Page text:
In the midst of the controversy of Wisconsin Governor Scott Walker's ties to David Koch and Koch Industries, the Center for Media and Democracy has conducted an analysis of the headliners at Koch-funded Americans for Prosperity (AFP) conventions in the state in the past two years.
One of the reasons I left my job as a PR executive for the health insurance industry was because I could not in good conscience be a pitchman for the sort of fabulously profitable benefit plan that often provides little more than the illusion of coverage.
ZOMBIE WALK AGAINST WALKER - APRIL 2, 2011
BREAKING NEWS: GROUP CALLED "CITIZENS FOR A STRONG AMERICA" OPERATES OUT OF A UPS MAIL DROP BUT RUNS EXPENSIVE ADS IN SUPREME COURT RACE?
Lisa Graves reports for the Center for Media and Democracy:
News outlets are reporting that the Legislative Reference Bureau (LRB) has published Governor Walker's union-busting bill, despite a court order preventing publication on grounds that the bill's passage likely violated Open Meetings laws. A quick review of the statutes suggests the bill may have become law, but also suggests the entire court battle may have been focused on the wrong characters, and that the state has arguably violated the court order.
A Wisconsin appellate court is asking the state Supreme Court to consider Attorney General JB Van Hollen's appeal of last Friday's order halting implementation of Governor Walker's union-busting bill. Because the appeal raises significant issues the Wisconsin Supreme Court would review on appeal, the court believes judicial efficiency warrants fast-tracking the case. This places Justice David Prosser in an awkward position.
The Center for Media and Democracy's Senior Fellow Wendell Potter has been awarded the 2011 Ridenhour Book Prize for his work, Deadly Spin: An Insurance Company Insider Speaks Out on How Corporate PR is Killing Healthcare and Deceiving Americans.
The world recently discovered that 22 year old, alleged Wikileaker Bradley Manning was subject to inhumane and degrading conditions while being held in military prison. Were his wardens fired? No, the head on the chopping block is State Department spokesman P.J. Crowley, who denounced Manning's treatment in an off-the-cuff remark on a college campus.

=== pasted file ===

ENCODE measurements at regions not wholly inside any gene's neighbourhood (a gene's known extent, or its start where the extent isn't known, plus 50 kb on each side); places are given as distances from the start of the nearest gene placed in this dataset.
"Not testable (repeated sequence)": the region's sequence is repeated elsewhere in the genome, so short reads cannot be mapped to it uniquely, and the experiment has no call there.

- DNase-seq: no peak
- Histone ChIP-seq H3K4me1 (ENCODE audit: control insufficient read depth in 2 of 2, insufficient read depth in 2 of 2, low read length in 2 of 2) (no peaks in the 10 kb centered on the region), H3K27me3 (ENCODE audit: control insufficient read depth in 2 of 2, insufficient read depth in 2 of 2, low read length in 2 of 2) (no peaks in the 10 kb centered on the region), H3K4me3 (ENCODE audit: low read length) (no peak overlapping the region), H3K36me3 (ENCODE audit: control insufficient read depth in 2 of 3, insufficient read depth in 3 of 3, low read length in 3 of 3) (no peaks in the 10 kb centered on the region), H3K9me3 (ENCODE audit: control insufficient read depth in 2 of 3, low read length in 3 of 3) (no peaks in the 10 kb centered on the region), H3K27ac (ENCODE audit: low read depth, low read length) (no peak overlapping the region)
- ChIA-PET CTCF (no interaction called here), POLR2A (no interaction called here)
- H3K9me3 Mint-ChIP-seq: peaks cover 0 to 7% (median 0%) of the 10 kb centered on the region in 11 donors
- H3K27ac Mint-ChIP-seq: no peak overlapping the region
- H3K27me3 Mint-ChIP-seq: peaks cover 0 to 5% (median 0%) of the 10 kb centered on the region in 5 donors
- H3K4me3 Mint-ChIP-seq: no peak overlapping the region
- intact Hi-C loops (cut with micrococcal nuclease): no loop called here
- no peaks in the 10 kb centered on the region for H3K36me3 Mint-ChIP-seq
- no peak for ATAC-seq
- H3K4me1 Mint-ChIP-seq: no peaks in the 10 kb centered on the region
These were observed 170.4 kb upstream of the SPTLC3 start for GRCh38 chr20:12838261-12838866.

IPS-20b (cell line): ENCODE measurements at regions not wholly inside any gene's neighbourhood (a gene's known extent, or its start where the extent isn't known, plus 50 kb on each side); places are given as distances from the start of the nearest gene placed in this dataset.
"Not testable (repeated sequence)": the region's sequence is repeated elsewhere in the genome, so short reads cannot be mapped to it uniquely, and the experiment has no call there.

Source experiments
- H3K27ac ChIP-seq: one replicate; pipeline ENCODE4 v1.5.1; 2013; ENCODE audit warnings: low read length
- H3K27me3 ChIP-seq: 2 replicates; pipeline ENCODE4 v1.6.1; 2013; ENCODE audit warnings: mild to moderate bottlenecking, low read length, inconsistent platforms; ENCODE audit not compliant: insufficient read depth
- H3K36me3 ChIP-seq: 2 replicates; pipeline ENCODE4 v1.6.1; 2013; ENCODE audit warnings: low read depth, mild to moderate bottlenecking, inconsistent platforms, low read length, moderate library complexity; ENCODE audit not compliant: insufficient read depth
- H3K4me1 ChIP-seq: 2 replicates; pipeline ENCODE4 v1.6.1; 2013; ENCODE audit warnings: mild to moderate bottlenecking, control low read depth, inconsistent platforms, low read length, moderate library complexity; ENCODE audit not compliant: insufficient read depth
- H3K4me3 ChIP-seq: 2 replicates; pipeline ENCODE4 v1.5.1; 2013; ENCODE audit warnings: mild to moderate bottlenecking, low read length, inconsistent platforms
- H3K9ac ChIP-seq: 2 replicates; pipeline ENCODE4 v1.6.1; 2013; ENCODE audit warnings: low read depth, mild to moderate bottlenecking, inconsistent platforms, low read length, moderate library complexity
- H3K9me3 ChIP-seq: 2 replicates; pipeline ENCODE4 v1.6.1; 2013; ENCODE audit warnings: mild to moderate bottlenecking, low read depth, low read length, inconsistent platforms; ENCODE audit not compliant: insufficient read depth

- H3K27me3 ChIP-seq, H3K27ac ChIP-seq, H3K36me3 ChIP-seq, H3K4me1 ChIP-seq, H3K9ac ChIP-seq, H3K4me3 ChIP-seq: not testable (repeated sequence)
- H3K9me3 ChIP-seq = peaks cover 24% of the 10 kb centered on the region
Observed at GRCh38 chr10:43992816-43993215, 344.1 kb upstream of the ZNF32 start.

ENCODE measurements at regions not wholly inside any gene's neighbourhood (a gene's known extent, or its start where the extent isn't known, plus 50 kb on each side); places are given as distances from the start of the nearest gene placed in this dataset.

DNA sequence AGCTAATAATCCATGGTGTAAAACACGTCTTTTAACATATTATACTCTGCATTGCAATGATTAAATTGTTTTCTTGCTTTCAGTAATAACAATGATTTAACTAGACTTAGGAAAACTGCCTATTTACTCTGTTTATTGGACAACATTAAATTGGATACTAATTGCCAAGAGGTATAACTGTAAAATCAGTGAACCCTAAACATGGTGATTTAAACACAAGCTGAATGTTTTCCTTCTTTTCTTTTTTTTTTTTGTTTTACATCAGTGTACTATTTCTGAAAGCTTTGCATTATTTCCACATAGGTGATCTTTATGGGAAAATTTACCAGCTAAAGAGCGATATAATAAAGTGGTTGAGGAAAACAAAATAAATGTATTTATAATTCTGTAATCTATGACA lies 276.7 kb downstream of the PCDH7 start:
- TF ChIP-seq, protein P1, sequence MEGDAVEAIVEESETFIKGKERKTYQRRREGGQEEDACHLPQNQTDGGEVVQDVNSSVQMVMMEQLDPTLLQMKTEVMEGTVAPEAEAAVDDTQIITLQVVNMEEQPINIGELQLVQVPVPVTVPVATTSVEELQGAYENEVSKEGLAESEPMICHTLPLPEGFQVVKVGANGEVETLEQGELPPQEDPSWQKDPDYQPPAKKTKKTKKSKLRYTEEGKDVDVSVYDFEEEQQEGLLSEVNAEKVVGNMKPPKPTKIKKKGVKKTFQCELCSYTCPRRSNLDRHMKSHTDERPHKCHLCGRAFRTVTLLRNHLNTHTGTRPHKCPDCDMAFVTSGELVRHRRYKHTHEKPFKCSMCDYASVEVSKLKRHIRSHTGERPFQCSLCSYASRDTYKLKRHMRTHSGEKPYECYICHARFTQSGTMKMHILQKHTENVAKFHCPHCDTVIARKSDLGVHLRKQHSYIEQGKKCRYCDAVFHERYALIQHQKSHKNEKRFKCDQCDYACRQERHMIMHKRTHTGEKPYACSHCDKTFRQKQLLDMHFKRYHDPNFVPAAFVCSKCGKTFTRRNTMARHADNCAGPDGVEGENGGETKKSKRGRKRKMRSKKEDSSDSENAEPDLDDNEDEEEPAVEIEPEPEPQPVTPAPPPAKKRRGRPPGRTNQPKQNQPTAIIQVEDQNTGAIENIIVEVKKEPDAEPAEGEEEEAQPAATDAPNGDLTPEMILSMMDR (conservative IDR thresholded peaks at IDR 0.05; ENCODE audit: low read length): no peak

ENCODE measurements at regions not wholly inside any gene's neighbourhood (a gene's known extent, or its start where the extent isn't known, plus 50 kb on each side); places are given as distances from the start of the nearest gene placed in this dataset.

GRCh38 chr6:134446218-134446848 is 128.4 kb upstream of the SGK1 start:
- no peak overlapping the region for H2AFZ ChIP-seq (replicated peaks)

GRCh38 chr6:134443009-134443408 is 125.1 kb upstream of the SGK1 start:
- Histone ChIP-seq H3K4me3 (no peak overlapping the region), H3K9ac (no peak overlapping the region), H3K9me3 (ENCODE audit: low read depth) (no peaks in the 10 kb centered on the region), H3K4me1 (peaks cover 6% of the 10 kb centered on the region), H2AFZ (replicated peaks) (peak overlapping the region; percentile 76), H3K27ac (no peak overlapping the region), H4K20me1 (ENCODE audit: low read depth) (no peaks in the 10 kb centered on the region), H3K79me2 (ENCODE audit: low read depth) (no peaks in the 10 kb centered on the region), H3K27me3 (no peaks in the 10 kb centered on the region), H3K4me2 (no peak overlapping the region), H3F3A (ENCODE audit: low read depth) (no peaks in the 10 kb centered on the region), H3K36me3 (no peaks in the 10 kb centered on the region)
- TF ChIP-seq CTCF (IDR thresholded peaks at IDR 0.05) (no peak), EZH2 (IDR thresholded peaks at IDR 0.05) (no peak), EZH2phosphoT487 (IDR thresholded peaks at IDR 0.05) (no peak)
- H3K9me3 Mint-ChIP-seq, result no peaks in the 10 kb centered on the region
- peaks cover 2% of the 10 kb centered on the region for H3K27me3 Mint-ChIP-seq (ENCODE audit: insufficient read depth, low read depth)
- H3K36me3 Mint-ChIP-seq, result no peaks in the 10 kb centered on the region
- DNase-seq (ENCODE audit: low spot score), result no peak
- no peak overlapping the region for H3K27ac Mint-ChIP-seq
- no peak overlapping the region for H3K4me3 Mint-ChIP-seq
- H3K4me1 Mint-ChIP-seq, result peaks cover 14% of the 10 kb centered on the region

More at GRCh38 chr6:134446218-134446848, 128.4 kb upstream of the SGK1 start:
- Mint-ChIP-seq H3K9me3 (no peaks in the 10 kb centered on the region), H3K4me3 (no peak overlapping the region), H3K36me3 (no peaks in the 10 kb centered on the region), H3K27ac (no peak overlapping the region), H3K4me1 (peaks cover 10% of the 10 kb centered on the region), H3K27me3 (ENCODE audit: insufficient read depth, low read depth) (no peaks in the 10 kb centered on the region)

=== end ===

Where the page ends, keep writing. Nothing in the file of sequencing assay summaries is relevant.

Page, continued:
Obama's acquiescence over the status of Guantanamo Bay has brought attention back to the detention facility and the controversial information extraction and confinement practices which are carried out behind its walls. While most Americans probably think that these harsh procedures are reserved for violent "enemy combatants," they would be surprised to learn that some of the same techniques are used on American citizens on U.S. soil.
But that is precisely what seems to be happening to Manning, the Army Private accused of supplying WikiLeaks with sensitive information.
As CMD has previously reported, Governor Walker's budget bill will have a negative impact on Wisconsin's populations of color, especially in regards to perpetuating Wisconsin's atrocious record of racial disparities in the criminal justice system. Walker's effort to prolong prison sentences will also result in increased costs not reflected in the budget, at the expense of spending on education and health.
Attorney General JB Van Hollen is seeking to appeal last Friday's order halting implementation of Governor Walker's union-busting bill. While the trial court found that the bill's rushed passage likely violated state Open Meetings laws, the Court of Appeals is being asked to consider whether that decision conflicted with separation of powers principles.
As CMD has reported, on March 18 Dane County Judge Maryann Sumi found that legislators had likely violated Open Meetings laws by providing inadequate notice for the March 9 Joint Conference Committee meeting and subsequent Senate vote that amended and passed Gov. Walker's controversial bill. In making her decision, Judge Sumi noted that the law states "any actions taken at a meeting of a governmental body held in violation [of Open Meetings law] are voidable," provided that the District Attorney brings the suit and the public interest in voiding the bill outweighs any public interest in upholding it. Sumi emphasized the Constitutionally-recognized public interest in ensuring open government, stating "we are entitled by law to free and open access to governmental meetings, and especially governmental meetings that lead to the resolution of very highly conflicted and controversial matters."
Amidst the ongoing labor struggle in Wisconsin and national efforts to cut programs while giving breaks to business, the race for a swing vote seat on the Wisconsin Supreme Court has heated up.